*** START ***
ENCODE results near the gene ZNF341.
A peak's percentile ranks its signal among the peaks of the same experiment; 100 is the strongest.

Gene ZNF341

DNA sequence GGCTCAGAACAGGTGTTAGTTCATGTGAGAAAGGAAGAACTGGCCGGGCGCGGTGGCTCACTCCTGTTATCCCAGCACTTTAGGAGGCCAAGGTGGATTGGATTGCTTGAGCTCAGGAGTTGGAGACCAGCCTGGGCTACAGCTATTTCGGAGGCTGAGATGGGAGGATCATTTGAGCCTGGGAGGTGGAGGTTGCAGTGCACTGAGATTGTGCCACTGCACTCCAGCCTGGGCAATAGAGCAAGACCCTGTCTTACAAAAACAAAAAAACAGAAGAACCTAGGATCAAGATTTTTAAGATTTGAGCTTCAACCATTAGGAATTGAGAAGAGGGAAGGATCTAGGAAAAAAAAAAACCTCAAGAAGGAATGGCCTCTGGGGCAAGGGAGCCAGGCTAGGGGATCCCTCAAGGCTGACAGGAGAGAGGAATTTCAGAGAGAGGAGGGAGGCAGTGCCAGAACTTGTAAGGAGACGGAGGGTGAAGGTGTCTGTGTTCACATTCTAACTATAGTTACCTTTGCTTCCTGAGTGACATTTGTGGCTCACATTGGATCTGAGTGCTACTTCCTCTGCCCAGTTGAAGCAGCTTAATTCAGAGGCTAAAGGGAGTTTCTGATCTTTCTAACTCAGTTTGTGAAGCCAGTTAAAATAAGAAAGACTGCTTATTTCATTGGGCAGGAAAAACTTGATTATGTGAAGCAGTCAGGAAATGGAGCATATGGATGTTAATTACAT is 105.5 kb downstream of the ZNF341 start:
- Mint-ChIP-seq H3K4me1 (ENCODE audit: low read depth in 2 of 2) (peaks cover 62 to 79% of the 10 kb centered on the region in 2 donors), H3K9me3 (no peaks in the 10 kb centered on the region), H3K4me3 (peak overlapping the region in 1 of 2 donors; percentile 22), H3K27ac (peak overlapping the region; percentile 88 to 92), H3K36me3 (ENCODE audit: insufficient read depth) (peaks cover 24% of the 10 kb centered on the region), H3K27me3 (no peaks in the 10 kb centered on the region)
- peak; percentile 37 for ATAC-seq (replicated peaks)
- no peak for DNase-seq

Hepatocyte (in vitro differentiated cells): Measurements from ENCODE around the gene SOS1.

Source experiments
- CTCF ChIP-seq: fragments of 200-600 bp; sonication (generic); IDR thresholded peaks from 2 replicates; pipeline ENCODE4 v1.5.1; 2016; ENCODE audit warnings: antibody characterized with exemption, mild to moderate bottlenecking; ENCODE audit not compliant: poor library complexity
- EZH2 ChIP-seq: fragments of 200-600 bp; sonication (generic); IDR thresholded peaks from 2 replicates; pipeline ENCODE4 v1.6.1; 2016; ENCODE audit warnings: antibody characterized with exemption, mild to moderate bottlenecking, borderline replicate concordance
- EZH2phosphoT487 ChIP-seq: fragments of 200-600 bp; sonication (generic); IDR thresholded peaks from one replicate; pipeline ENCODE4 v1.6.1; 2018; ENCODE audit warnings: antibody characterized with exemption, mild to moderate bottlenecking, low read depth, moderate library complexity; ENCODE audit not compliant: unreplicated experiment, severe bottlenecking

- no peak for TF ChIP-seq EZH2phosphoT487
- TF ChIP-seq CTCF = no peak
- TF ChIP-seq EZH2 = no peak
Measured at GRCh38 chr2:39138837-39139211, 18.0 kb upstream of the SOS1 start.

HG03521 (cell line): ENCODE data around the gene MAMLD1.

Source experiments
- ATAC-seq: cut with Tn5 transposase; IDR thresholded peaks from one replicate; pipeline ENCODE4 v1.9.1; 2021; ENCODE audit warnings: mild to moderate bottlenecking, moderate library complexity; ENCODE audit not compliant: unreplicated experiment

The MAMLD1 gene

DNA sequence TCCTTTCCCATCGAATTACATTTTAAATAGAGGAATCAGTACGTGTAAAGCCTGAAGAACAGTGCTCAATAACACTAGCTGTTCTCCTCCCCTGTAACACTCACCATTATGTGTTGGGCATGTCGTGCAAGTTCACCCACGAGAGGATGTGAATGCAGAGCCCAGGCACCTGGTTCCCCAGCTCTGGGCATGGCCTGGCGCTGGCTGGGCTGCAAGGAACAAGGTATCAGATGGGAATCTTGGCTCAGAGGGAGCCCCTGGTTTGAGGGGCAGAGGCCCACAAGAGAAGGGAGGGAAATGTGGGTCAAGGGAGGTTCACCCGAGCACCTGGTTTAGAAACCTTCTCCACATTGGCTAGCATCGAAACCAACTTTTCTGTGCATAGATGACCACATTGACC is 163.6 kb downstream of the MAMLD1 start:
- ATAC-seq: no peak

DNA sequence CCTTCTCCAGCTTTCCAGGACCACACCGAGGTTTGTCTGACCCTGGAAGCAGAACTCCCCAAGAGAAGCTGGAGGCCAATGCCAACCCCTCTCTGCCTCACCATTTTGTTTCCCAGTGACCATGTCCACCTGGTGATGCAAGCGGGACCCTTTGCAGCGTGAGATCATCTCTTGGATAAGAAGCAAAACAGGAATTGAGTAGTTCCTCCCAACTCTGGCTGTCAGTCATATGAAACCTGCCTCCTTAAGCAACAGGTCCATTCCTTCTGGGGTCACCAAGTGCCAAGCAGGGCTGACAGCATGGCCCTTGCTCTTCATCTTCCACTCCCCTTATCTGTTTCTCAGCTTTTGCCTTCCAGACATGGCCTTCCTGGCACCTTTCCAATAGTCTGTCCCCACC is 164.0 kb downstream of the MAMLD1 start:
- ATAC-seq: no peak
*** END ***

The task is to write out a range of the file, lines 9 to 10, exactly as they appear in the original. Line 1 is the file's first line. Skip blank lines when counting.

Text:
Source experiments
- CTCF ChIP-seq: fragments of 200-600 bp; sonication (generic); IDR thresholded peaks from 2 replicates; pipeline ENCODE4 v1.5.1; 2016; ENCODE audit warnings: antibody characterized with exemption, mild to moderate bottlenecking; ENCODE audit not compliant: poor library complexity